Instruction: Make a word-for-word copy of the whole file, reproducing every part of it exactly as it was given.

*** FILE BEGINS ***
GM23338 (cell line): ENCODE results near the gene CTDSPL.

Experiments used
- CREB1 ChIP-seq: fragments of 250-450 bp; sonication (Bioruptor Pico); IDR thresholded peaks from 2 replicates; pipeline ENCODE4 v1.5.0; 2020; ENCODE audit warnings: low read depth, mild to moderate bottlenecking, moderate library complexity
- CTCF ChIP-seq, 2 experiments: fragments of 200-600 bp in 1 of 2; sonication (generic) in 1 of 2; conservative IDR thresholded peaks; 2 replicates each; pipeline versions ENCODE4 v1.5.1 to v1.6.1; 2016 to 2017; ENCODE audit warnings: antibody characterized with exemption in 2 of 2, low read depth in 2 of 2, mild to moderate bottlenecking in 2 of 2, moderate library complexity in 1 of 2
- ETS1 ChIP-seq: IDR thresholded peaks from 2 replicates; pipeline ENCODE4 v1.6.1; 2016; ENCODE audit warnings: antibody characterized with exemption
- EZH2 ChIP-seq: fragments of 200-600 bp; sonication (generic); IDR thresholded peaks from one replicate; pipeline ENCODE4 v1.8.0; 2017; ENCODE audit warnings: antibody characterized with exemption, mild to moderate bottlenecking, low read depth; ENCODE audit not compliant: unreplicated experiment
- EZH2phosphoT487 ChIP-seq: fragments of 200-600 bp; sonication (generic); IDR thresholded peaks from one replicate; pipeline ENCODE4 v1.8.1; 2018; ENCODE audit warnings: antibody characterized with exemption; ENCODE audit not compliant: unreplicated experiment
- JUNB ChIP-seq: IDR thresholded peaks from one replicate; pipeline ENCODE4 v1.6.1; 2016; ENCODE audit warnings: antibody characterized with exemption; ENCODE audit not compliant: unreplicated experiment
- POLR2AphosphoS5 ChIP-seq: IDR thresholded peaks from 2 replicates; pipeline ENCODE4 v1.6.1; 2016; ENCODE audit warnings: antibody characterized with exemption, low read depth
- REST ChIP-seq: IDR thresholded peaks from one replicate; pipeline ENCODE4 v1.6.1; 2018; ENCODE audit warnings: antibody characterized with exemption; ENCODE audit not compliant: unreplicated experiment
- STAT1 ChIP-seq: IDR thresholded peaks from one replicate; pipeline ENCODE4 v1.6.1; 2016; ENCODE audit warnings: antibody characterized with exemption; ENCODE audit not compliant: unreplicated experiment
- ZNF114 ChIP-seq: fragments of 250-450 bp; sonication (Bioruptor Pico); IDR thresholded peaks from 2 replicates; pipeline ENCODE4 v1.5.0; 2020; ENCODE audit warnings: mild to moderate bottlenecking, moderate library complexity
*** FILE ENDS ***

GM23338 (cell line): ENCODE results near the gene CTDSPL.

Experiments used
- CREB1 ChIP-seq: fragments of 250-450 bp; sonication (Bioruptor Pico); IDR thresholded peaks from 2 replicates; pipeline ENCODE4 v1.5.0; 2020; ENCODE audit warnings: low read depth, mild to moderate bottlenecking, moderate library complexity
- CTCF ChIP-seq, 2 experiments: fragments of 200-600 bp in 1 of 2; sonication (generic) in 1 of 2; conservative IDR thresholded peaks; 2 replicates each; pipeline versions ENCODE4 v1.5.1 to v1.6.1; 2016 to 2017; ENCODE audit warnings: antibody characterized with exemption in 2 of 2, low read depth in 2 of 2, mild to moderate bottlenecking in 2 of 2, moderate library complexity in 1 of 2
- ETS1 ChIP-seq: IDR thresholded peaks from 2 replicates; pipeline ENCODE4 v1.6.1; 2016; ENCODE audit warnings: antibody characterized with exemption
- EZH2 ChIP-seq: fragments of 200-600 bp; sonication (generic); IDR thresholded peaks from one replicate; pipeline ENCODE4 v1.8.0; 2017; ENCODE audit warnings: antibody characterized with exemption, mild to moderate bottlenecking, low read depth; ENCODE audit not compliant: unreplicated experiment
- EZH2phosphoT487 ChIP-seq: fragments of 200-600 bp; sonication (generic); IDR thresholded peaks from one replicate; pipeline ENCODE4 v1.8.1; 2018; ENCODE audit warnings: antibody characterized with exemption; ENCODE audit not compliant: unreplicated experiment
- JUNB ChIP-seq: IDR thresholded peaks from one replicate; pipeline ENCODE4 v1.6.1; 2016; ENCODE audit warnings: antibody characterized with exemption; ENCODE audit not compliant: unreplicated experiment
- POLR2AphosphoS5 ChIP-seq: IDR thresholded peaks from 2 replicates; pipeline ENCODE4 v1.6.1; 2016; ENCODE audit warnings: antibody characterized with exemption, low read depth
- REST ChIP-seq: IDR thresholded peaks from one replicate; pipeline ENCODE4 v1.6.1; 2018; ENCODE audit warnings: antibody characterized with exemption; ENCODE audit not compliant: unreplicated experiment
- STAT1 ChIP-seq: IDR thresholded peaks from one replicate; pipeline ENCODE4 v1.6.1; 2016; ENCODE audit warnings: antibody characterized with exemption; ENCODE audit not compliant: unreplicated experiment
- ZNF114 ChIP-seq: fragments of 250-450 bp; sonication (Bioruptor Pico); IDR thresholded peaks from 2 replicates; pipeline ENCODE4 v1.5.0; 2020; ENCODE audit warnings: mild to moderate bottlenecking, moderate library complexity